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Debate over downtown Palm Springs mural continues

By Greg Lee, KESQ News Channel 3 & CBS Local 2 Reporter, glee@kesq.com
Published On: Nov 05 2013 12:35:34 AM CST

     THAT'S THE DEBATE IN DOWNTOWN OVER A NEW OUTDOOR MURAL.

PALM SPRINGS, Calif. -

A new outdoor mural in downtown Palm Springs is sparking some controversy and prompting action from the city council.  It' is also starting a debate about the future complexion of downtown.  The large mural is painted on Bar on North Palm Canyon Drive, the main strip of downtown.  It features two women in war paint, holding a giant snake.  It was painted by two professional artists, Finbarr Notte and Angelina Christian.  The pair have installations all over the world and were just commissioned by the city of Montreal to do some work.  "I think that it's been overwhelmingly positive and people absolutely want this kind of thing and this kind of activity to continue," said Reggie Cameron who works with local artists as well as consults for some valley cities.  

But, it can't continue, not right now.  The city approved the colors for the exterior of Bar, but did not clear the artistry.  "There's an approval process for colors," said Palm Springs city manager David  Ready.  "Then, we have quite a few regulations for signage.  Murals is one of those areas where there's no process."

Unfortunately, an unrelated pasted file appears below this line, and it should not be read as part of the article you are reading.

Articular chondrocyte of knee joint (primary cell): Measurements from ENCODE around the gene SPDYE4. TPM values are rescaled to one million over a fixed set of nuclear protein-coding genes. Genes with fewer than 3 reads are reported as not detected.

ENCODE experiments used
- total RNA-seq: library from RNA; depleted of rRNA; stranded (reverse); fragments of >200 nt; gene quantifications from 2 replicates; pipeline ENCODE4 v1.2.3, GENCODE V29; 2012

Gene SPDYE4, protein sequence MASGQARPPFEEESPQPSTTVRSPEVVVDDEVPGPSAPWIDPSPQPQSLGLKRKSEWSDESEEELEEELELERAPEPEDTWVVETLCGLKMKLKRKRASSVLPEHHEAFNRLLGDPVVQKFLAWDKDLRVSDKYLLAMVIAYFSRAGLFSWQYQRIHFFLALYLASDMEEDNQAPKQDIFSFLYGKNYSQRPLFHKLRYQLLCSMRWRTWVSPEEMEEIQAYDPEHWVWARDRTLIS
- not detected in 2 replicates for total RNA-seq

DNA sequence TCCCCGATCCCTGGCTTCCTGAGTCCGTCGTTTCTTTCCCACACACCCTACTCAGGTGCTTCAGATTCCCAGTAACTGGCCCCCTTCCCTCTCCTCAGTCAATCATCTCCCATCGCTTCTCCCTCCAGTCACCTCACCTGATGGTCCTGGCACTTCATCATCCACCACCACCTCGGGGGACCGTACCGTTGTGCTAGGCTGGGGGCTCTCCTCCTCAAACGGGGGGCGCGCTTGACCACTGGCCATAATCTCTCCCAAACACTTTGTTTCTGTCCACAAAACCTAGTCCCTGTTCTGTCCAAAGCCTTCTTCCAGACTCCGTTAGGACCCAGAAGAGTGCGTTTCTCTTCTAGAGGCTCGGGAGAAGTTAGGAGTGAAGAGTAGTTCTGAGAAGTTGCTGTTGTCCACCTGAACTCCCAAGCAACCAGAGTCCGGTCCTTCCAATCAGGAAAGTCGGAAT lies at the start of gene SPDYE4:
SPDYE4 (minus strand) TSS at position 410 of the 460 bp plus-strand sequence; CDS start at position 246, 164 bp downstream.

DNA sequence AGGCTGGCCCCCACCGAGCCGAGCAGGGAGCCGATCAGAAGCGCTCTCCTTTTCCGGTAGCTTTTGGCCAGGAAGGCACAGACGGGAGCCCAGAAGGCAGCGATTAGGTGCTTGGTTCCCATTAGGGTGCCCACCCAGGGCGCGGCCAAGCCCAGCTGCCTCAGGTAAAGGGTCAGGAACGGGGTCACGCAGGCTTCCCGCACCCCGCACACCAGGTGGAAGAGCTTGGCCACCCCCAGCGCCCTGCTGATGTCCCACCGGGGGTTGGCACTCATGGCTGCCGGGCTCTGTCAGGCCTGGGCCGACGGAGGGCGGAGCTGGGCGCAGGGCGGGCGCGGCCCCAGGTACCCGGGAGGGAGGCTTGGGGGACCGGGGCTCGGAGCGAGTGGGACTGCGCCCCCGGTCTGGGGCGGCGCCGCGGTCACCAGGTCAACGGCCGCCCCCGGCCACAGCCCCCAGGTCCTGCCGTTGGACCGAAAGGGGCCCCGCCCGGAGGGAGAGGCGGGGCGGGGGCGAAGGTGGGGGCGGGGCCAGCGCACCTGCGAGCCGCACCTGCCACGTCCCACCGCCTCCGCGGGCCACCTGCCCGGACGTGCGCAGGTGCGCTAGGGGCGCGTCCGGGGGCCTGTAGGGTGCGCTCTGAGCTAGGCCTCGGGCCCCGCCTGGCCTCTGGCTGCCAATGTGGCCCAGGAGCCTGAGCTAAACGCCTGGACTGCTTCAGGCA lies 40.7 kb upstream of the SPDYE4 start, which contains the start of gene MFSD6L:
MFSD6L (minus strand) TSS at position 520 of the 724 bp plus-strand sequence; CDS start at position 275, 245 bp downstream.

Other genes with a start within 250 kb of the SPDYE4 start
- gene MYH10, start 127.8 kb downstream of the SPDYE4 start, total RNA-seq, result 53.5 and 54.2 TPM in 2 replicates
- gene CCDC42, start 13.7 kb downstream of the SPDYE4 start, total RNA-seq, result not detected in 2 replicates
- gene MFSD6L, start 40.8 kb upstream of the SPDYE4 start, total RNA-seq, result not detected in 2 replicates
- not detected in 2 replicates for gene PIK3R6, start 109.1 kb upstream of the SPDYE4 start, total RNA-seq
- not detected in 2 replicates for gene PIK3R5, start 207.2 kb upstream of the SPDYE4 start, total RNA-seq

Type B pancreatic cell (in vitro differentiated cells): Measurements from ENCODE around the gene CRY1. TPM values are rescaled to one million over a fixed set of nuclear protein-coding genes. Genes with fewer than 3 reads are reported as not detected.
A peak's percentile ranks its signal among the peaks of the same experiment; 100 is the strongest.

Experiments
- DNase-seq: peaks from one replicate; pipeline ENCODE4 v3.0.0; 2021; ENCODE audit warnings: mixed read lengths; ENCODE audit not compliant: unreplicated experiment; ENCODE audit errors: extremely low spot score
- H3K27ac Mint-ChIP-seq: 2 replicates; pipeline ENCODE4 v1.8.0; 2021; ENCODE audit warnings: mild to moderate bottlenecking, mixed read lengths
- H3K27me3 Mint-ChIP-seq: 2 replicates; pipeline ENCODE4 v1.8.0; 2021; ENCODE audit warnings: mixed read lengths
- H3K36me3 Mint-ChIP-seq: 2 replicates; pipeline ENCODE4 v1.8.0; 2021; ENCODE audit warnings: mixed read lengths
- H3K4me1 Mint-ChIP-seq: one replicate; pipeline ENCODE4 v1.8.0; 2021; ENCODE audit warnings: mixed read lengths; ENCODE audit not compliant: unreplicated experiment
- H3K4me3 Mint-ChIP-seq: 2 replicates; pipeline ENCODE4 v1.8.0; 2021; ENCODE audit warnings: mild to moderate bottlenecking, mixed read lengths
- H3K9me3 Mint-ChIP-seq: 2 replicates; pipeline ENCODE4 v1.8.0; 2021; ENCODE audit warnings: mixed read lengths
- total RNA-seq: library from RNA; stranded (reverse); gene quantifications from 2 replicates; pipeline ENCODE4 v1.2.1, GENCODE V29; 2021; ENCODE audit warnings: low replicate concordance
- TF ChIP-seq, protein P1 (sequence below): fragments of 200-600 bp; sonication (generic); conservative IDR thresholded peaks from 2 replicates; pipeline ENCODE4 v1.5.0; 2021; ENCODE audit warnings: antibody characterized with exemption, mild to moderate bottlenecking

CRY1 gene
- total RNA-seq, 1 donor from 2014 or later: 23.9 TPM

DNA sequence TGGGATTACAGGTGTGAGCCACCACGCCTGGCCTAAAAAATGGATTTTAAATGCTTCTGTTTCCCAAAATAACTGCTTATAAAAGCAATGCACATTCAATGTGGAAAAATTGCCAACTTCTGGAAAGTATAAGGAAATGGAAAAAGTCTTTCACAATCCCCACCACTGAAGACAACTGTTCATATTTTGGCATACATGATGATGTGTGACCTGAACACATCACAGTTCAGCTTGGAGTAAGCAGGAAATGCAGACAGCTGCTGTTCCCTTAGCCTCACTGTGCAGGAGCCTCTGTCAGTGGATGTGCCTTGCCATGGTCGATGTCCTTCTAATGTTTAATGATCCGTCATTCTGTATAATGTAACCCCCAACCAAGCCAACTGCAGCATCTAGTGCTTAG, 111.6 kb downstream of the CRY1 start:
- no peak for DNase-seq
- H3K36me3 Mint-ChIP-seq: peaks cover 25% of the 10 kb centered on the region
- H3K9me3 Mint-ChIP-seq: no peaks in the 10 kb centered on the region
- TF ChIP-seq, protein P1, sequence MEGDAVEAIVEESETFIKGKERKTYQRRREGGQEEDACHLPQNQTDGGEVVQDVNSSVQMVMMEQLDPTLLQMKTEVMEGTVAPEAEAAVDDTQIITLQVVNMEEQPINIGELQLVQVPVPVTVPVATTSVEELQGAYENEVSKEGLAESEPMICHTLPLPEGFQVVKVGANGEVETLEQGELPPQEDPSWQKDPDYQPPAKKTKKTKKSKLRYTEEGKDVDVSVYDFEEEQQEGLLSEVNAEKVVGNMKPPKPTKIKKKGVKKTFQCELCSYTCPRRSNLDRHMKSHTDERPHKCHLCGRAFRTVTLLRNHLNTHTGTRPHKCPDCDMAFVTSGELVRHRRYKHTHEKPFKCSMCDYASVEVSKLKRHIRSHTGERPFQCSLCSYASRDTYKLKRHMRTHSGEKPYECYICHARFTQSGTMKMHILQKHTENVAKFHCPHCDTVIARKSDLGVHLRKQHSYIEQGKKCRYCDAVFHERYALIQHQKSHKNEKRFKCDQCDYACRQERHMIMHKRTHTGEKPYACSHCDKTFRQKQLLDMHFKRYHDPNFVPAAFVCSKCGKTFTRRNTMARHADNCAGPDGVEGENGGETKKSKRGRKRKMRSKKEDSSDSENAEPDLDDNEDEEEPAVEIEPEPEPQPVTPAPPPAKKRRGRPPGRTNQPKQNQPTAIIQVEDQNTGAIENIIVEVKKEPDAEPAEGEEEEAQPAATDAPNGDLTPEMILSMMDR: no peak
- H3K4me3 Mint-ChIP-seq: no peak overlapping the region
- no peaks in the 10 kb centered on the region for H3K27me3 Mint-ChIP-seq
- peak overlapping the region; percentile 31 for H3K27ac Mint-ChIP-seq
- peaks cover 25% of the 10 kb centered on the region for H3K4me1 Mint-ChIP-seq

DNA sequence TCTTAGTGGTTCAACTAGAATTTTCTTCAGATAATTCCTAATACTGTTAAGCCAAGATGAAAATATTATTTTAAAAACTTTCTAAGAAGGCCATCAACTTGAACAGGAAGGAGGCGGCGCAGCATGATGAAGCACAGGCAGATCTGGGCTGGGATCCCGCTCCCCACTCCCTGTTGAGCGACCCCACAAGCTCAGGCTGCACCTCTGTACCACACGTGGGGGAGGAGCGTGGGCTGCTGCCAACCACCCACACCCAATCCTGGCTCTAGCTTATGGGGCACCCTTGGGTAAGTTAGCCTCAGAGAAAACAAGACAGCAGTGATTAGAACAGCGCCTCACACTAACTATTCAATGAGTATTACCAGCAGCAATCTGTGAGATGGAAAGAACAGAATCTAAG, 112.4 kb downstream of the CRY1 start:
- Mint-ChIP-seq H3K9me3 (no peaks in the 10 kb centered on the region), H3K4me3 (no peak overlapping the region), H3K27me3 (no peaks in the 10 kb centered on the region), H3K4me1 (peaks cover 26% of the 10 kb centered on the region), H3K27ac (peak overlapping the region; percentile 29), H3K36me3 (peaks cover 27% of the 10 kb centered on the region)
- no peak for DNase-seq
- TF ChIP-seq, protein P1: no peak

While the city council considers a process for this and future mural, it must listen to the concerns of people like Nat Reed.  He owns an art gallery across the street from Bar.  Reed's art focuses on what he says the city is known for, a start contrast to the mural.  "It doesn't really reflect the Palm Springs style," said Reed.  "The 50s Rat Pack and that sort of thing."

While the mural and another one inside of Bar may not match how some view Palm Springs, Cameron argues it's the way to keep the city relevant and appealing to a younger demographic.  "IF the vendors or the merchants or the city sort of have a problem with this, they're really telling the people who are developing an investing in our economy here, that they're not welcoming to these customers," said Cameron.  

The fate of the mural now rests with the city council.  A challenge of giving enough attention to culture and commerce.  "We're looking to be innovative and creative, but at the same time, there's community standards that every city has, so we're trying to find that balance," said Ready. 

Ready says it will be 30 to 45 days before the issue reaches the council, making December the earliest time this could be resolved.